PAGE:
Nine RC T-beams without steel stirrups were selected from the experimental tests (control and strengthened) using EB-CFRP conducted by [7] to investigate the size effect by means of FE analysis (FEA). In addition, this study assessed the impact of increasing the rigidity of EB-CFRP on its contribution to the shear resistance of RC beams. Details of geometry, steel reinforcement position, and configuration of EB-CFRP are provided in Figure 2. The results are presented in terms of: (1) load-deflection responses; (2) strain profiles along the normalized diagonal shear cracks; (3) strain profiles along the fibre direction; and (4) variation of interfacial shear stress profiles along the cohesive layer.

Reinforced concrete beam

(a)

Reinforced concrete beam

Reinforced concrete beam

(b)
Figure 2. Details of beams: (a) Cross-sections of geometrically similar T-beams (mm); (b) Typical elevation and internal instrumentation

Evaluation of Stirrup Interactions through Simulations

Since the aim of this research is to restrict shear cracks in concrete with the assistance of EB-FRP composites, the first issue would be to identify the beam region where shear cracks occur. By defining concrete damage plasticity in ABAQUS (FE software), the number and orientation of the cracks can be recognized. Therefore, by finding the crucial area in the RC beam where shear cracks occur, the design of CFRP composites would be optimized. Based on the maximum plastic strain in the plane of the concrete, ABAQUS identifies the stiffness degradation in the concrete and, thereby, helps to detect the plane and orientation of the cracks.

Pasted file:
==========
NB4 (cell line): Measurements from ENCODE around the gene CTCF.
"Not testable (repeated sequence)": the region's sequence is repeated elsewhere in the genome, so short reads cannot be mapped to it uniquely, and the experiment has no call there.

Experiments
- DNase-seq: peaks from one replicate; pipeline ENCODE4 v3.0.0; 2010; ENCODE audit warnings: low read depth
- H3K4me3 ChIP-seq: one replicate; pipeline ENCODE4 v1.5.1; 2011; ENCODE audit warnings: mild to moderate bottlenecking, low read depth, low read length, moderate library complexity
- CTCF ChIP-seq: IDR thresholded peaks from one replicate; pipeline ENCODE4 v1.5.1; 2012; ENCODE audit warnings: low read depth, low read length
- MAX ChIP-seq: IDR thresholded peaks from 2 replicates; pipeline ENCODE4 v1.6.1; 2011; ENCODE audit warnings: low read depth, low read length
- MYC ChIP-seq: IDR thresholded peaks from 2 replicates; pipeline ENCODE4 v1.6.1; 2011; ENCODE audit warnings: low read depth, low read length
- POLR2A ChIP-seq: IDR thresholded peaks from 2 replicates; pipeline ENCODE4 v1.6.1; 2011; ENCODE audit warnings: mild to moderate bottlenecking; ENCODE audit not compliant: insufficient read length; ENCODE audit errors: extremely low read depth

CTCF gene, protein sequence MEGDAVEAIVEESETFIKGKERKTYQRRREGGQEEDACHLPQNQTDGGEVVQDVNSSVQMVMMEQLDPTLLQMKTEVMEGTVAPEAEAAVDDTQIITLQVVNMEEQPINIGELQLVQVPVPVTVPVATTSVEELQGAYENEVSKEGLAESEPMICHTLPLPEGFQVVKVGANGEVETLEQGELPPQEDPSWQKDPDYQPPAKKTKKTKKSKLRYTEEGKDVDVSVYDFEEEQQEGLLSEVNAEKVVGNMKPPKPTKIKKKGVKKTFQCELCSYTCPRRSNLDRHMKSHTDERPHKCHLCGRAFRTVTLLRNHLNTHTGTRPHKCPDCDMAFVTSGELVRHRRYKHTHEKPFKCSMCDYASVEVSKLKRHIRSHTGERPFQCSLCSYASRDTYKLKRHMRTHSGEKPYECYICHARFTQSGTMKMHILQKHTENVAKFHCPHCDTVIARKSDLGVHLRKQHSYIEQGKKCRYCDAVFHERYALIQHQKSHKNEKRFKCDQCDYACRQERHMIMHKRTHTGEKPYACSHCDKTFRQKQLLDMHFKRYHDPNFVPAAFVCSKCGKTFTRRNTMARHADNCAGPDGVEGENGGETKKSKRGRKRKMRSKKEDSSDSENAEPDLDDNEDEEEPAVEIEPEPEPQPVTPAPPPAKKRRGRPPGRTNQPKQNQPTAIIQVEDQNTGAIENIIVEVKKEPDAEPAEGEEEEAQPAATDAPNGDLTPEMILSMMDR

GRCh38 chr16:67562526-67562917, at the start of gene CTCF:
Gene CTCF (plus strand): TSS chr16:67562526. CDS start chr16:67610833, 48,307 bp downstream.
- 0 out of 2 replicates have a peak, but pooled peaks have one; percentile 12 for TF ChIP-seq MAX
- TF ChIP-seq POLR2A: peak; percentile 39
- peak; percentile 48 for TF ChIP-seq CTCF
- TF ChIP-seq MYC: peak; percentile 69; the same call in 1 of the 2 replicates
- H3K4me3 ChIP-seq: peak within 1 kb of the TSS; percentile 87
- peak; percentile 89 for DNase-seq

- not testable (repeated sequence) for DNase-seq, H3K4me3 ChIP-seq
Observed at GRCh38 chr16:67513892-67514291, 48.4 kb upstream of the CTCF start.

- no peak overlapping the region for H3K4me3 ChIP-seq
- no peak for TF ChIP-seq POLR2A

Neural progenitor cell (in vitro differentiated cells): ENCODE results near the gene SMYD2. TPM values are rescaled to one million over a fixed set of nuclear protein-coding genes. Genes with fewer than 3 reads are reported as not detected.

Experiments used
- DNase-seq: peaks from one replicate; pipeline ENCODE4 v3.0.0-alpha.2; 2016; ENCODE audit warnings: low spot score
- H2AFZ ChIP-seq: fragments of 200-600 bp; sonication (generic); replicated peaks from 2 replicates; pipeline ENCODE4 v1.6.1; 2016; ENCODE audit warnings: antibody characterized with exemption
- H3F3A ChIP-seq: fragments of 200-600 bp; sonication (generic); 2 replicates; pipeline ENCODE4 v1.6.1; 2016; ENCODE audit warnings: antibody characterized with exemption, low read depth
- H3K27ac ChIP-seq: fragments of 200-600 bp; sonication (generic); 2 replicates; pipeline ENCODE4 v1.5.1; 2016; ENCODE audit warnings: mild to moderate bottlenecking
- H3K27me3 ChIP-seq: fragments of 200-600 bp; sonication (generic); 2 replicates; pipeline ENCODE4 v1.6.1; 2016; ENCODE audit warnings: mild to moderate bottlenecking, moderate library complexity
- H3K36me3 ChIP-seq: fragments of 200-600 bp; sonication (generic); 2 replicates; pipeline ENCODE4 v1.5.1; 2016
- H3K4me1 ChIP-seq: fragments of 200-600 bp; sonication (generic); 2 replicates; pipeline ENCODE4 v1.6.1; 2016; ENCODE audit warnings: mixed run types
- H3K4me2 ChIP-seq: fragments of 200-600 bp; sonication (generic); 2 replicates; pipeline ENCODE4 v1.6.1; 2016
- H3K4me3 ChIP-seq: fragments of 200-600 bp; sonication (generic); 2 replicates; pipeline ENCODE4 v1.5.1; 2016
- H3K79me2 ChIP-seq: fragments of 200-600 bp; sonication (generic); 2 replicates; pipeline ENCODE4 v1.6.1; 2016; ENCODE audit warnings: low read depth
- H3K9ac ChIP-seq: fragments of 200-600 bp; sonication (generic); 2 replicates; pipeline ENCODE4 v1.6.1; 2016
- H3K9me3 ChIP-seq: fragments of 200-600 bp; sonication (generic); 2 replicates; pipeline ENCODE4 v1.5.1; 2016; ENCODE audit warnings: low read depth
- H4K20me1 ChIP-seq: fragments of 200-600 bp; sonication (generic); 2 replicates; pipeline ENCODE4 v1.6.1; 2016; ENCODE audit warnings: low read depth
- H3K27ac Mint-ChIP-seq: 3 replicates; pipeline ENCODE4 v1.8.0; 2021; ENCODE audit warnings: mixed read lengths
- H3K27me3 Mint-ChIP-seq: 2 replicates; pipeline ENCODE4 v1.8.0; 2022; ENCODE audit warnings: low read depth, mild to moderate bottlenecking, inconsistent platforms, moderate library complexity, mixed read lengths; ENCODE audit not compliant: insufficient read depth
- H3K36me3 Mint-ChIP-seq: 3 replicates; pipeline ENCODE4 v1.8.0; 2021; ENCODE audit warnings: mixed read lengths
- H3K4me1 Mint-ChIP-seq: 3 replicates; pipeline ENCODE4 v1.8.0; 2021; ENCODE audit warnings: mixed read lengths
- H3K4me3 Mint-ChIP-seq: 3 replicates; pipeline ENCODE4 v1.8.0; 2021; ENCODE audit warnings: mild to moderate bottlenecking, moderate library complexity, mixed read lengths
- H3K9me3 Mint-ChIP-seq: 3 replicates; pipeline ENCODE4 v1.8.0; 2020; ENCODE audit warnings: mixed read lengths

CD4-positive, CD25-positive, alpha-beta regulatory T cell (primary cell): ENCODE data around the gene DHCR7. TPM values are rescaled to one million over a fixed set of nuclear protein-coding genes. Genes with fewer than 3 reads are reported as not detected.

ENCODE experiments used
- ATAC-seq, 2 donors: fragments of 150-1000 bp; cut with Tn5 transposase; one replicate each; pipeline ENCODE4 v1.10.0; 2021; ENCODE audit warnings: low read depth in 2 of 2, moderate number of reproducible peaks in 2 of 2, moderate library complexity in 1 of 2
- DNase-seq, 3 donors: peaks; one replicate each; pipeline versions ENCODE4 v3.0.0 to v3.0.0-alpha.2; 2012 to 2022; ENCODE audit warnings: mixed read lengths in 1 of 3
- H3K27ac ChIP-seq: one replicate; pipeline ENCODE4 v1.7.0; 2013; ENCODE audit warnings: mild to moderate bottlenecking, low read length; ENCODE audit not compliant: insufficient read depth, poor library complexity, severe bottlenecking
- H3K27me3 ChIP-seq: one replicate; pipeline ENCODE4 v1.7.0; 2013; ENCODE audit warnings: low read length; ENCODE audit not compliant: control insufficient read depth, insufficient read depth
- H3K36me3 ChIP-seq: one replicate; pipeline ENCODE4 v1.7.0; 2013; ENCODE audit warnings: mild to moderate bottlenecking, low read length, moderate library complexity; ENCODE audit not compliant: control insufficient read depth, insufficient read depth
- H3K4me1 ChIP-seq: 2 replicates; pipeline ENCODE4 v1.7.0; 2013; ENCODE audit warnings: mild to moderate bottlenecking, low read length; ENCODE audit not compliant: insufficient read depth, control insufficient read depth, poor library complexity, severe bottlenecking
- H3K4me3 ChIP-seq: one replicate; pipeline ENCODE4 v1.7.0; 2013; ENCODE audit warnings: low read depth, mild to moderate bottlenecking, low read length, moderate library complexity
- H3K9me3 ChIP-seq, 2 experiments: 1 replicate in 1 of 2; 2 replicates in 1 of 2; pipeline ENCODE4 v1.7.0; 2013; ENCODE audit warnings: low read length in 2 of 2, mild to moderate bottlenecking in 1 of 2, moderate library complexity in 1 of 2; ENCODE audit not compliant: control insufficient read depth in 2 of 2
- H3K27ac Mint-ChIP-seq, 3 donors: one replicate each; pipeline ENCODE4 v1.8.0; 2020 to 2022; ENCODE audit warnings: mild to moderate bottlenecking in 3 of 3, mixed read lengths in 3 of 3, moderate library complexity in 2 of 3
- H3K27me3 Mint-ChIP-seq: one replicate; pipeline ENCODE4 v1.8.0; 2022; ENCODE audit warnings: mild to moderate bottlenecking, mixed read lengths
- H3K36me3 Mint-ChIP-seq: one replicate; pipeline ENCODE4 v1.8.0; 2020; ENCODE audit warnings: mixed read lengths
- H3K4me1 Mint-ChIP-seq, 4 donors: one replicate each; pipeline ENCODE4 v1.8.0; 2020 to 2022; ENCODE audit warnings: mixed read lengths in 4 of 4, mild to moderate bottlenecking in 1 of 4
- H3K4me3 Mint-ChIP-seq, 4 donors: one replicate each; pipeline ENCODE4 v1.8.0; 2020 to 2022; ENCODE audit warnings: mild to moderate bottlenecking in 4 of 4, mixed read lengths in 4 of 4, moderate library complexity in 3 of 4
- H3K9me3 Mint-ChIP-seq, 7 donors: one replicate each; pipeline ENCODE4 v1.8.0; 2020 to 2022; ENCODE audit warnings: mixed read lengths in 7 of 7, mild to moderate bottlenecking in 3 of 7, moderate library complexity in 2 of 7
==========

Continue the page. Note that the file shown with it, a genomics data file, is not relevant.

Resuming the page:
Crack in a reinforced concrete beam

Figure 3. Propagation of flexural and shear cracks in RC beam with increasing load